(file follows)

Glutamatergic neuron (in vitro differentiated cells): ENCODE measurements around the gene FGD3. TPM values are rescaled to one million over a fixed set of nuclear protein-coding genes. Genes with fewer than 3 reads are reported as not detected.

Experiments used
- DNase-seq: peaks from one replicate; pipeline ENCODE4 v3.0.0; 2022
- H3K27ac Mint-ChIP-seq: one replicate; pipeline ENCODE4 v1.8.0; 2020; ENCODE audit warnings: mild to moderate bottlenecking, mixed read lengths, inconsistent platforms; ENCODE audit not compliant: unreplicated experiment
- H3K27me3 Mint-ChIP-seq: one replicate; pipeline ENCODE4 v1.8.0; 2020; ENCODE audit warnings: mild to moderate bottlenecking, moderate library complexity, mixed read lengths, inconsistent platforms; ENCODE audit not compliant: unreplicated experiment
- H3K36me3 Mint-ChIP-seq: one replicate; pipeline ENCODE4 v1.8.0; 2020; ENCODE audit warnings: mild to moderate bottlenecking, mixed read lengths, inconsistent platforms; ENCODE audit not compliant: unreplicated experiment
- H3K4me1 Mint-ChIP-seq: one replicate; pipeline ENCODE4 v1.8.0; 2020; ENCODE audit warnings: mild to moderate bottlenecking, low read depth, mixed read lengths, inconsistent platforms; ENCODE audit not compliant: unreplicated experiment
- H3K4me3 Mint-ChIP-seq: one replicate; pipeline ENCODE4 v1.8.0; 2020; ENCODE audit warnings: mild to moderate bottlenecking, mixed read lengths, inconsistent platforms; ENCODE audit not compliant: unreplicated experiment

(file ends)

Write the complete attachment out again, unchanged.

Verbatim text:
Glutamatergic neuron (in vitro differentiated cells): ENCODE measurements around the gene FGD3. TPM values are rescaled to one million over a fixed set of nuclear protein-coding genes. Genes with fewer than 3 reads are reported as not detected.

Experiments used
- DNase-seq: peaks from one replicate; pipeline ENCODE4 v3.0.0; 2022
- H3K27ac Mint-ChIP-seq: one replicate; pipeline ENCODE4 v1.8.0; 2020; ENCODE audit warnings: mild to moderate bottlenecking, mixed read lengths, inconsistent platforms; ENCODE audit not compliant: unreplicated experiment
- H3K27me3 Mint-ChIP-seq: one replicate; pipeline ENCODE4 v1.8.0; 2020; ENCODE audit warnings: mild to moderate bottlenecking, moderate library complexity, mixed read lengths, inconsistent platforms; ENCODE audit not compliant: unreplicated experiment
- H3K36me3 Mint-ChIP-seq: one replicate; pipeline ENCODE4 v1.8.0; 2020; ENCODE audit warnings: mild to moderate bottlenecking, mixed read lengths, inconsistent platforms; ENCODE audit not compliant: unreplicated experiment
- H3K4me1 Mint-ChIP-seq: one replicate; pipeline ENCODE4 v1.8.0; 2020; ENCODE audit warnings: mild to moderate bottlenecking, low read depth, mixed read lengths, inconsistent platforms; ENCODE audit not compliant: unreplicated experiment
- H3K4me3 Mint-ChIP-seq: one replicate; pipeline ENCODE4 v1.8.0; 2020; ENCODE audit warnings: mild to moderate bottlenecking, mixed read lengths, inconsistent platforms; ENCODE audit not compliant: unreplicated experiment